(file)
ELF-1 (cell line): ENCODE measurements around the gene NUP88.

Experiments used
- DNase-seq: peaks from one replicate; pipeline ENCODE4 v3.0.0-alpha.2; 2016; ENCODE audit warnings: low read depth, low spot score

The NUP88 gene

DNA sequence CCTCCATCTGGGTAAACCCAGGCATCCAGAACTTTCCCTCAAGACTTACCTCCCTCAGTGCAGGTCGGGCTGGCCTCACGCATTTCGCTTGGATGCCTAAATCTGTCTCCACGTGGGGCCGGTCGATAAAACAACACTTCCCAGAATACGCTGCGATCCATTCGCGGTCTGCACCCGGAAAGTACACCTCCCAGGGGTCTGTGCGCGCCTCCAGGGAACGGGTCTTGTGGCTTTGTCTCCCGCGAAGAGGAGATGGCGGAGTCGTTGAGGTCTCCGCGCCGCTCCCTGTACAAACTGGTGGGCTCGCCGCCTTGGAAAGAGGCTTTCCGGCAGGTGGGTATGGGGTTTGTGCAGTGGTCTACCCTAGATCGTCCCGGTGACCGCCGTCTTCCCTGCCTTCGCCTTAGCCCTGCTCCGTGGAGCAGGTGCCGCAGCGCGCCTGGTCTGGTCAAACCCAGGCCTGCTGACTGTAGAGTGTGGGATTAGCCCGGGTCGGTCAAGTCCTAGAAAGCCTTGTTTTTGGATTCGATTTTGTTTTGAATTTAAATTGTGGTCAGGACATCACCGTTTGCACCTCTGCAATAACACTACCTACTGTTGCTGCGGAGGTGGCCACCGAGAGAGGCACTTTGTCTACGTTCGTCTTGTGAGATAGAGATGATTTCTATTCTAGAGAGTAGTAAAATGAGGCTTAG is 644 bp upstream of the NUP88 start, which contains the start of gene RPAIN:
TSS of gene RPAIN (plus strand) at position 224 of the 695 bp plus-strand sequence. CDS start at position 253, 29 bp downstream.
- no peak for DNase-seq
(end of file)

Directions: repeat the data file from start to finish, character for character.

ELF-1 (cell line): ENCODE measurements around the gene NUP88.

Experiments used
- DNase-seq: peaks from one replicate; pipeline ENCODE4 v3.0.0-alpha.2; 2016; ENCODE audit warnings: low read depth, low spot score

The NUP88 gene

DNA sequence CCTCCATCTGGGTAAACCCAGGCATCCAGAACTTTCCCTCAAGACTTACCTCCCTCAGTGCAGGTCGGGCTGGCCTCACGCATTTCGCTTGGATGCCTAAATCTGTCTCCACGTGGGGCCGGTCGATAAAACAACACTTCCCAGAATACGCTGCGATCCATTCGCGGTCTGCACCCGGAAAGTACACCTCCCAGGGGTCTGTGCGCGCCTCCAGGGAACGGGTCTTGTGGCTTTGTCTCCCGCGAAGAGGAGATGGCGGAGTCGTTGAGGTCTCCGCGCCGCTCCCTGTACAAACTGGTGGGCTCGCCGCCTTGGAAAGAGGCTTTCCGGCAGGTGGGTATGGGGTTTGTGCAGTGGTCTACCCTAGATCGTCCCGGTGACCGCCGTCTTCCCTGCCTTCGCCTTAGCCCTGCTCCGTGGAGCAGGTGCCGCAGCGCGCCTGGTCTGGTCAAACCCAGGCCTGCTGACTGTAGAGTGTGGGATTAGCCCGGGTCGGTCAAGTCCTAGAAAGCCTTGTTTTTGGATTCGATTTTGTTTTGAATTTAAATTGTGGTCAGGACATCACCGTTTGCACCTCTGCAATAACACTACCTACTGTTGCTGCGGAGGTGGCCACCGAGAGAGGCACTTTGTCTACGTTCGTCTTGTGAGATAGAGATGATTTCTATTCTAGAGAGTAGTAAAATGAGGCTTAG is 644 bp upstream of the NUP88 start, which contains the start of gene RPAIN:
TSS of gene RPAIN (plus strand) at position 224 of the 695 bp plus-strand sequence. CDS start at position 253, 29 bp downstream.
- no peak for DNase-seq